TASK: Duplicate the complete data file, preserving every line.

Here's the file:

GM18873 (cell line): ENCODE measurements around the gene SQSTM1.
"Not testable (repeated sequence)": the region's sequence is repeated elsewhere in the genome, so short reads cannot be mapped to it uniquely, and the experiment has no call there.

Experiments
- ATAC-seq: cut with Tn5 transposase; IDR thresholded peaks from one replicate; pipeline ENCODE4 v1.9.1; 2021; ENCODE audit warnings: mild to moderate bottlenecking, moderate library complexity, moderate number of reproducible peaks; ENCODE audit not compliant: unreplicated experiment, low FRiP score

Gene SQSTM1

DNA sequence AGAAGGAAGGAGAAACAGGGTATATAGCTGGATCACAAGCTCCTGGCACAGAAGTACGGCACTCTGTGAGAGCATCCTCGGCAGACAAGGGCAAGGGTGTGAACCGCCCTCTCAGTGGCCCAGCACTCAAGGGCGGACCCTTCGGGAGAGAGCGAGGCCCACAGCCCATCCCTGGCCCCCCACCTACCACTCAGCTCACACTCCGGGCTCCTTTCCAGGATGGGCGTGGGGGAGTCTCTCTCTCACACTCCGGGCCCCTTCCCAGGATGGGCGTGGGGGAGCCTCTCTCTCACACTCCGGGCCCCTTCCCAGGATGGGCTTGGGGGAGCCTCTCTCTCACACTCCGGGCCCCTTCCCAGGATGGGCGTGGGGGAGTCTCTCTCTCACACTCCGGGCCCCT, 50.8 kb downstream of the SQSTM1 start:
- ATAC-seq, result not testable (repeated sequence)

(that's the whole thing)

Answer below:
GM18873 (cell line): ENCODE measurements around the gene SQSTM1.
"Not testable (repeated sequence)": the region's sequence is repeated elsewhere in the genome, so short reads cannot be mapped to it uniquely, and the experiment has no call there.

Experiments
- ATAC-seq: cut with Tn5 transposase; IDR thresholded peaks from one replicate; pipeline ENCODE4 v1.9.1; 2021; ENCODE audit warnings: mild to moderate bottlenecking, moderate library complexity, moderate number of reproducible peaks; ENCODE audit not compliant: unreplicated experiment, low FRiP score

Gene SQSTM1

DNA sequence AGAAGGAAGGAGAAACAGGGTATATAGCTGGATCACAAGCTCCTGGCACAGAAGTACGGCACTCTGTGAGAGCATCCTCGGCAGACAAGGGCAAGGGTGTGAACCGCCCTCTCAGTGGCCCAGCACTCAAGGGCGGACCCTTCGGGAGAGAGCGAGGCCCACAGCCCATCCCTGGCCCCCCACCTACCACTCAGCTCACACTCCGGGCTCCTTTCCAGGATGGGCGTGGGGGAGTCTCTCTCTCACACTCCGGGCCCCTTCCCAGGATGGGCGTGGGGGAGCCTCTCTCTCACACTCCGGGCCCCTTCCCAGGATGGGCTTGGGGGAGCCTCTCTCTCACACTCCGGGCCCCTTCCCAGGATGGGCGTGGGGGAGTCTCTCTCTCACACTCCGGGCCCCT, 50.8 kb downstream of the SQSTM1 start:
- ATAC-seq, result not testable (repeated sequence)